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Meet the team: CHARLES J. SOLOMON
Charles Goren
December 15, 1958
From time to time between now and the world bridge championships in February, Mr. Goren will introduce various members of the contesting U.S. and Italian teams. This article on the U.S. team captain is the first of the series.
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December 15, 1958

Meet The Team: Charles J. Solomon

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From time to time between now and the world bridge championships in February, Mr. Goren will introduce various members of the contesting U.S. and Italian teams. This article on the U.S. team captain is the first of the series.

If you are surprised that we begin with a man who will not actually play, you are underestimating the importance of the captain's role in international bridge. Lack of team discipline has been one of the reasons for our four consecutive defeats at the hands of Europe's champions. Until now, the nonplaying captaincy has been an honorary job, but this year the captain will exercise greater power. In the hands of a player with a background of personal experience such as this Philadelphian, who was an active member of our 1956 international team, the supervision of team training and selection of the partnerships should be of tremendous help to our chances. Here's an example of Solomon's partnership judgment from last month's Bermuda tournament.

In this deal Solomon held the North hand. He was partnered by his wife Peggy, with whom he captured two of the Bermuda events. They are, without question, the most successful husband-and-wife pair ever to play in U.S. tournaments—Exhibit A for the affirmative whenever bridge experts debate the question "Should husband and wife play as partners?" Few partnerships of any kind can match the Solomons' record for long duration or for successful results. The reason, as it must be in any successful partnership, is that each accepts full responsibility for his side of the table.

The entire story of this deal lies in the bidding. First came South's bid of two no trump—obviously "unusual" since West had opened with a no-trump bid and therefore clearly a call for North to choose between the two minor suits.

When the bidding came to North, he never considered mentioning his stronger spade suit. Partner had asked for a minor. Furthermore, he took all the strain off South by bidding not merely four clubs but five.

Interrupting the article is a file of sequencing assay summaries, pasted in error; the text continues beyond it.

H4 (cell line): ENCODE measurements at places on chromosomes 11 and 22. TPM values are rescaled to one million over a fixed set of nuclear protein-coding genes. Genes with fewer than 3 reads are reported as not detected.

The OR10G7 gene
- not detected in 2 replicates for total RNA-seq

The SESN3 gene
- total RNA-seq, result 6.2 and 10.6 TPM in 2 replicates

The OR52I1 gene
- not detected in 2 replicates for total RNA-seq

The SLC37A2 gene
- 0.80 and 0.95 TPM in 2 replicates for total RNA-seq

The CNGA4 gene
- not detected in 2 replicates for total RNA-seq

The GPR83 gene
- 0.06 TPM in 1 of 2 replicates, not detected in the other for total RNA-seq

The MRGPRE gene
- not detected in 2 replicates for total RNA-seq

It is instructive to follow the reasoning that lay behind this two-way bid. South's unusual no-trump almost certainly was based on a hand of at least five cards in each minor. From the opponents' bidding, it was reasonable to expect that South would be very short in hearts. North's spade king behind the no-trump bidder promised a maximum of one loser in spades if North-South played the hand. His singleton in diamonds was a perfect fit with South's second suit. And he held not four clubs (or even three, as might have been the case) but five.

Finally—and this was the consideration that made five clubs a two-way bid—if South didn't have the two aces that would insure making five clubs, East and West would probably have a fine play for game at hearts and the five-club bid would be a paying sacrifice.

There was nothing to the play. East opened a spade. West won and played ace and another trump to try to cut down the power of the cross-ruff, but North was sure to make his contract whether he elected to establish the spades or the diamonds.

EXTRA TRICK
Whenever you are responding to a take-out double, make the bid that will take the strain off partner. Even if you sometimes overbid slightly by making a jump response, you will show a profit in the end on the hands where partner can pass your nonjump response instead of risking a dangerous chance-giving raise.

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